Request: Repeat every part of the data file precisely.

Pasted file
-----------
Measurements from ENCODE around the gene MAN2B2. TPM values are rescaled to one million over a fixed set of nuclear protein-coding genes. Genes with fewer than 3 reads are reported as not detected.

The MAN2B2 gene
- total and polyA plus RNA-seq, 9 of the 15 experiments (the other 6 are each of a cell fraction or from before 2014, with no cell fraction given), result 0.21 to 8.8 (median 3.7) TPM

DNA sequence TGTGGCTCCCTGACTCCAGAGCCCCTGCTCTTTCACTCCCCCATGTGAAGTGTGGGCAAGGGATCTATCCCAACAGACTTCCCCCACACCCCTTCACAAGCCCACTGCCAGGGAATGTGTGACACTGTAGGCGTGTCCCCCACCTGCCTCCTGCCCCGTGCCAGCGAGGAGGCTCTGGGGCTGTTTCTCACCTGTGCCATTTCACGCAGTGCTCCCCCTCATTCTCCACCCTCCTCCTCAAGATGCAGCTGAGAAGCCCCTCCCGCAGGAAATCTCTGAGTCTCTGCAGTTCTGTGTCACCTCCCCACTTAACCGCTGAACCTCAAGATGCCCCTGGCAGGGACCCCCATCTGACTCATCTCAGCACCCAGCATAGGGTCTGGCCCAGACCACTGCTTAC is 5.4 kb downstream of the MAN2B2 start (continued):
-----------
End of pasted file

Measurements from ENCODE around the gene MAN2B2. TPM values are rescaled to one million over a fixed set of nuclear protein-coding genes. Genes with fewer than 3 reads are reported as not detected.

The MAN2B2 gene
- total and polyA plus RNA-seq, 9 of the 15 experiments (the other 6 are each of a cell fraction or from before 2014, with no cell fraction given), result 0.21 to 8.8 (median 3.7) TPM

DNA sequence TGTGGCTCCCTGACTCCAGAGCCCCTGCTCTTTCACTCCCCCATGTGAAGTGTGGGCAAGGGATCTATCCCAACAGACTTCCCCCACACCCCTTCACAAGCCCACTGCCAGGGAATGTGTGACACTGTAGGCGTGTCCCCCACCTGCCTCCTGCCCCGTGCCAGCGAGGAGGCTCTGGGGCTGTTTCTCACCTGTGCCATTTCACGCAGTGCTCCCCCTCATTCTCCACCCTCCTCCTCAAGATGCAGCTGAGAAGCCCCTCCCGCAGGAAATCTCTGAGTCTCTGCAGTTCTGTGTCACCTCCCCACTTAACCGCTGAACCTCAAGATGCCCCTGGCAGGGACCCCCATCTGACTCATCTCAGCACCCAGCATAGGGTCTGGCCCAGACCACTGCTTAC is 5.4 kb downstream of the MAN2B2 start (continued):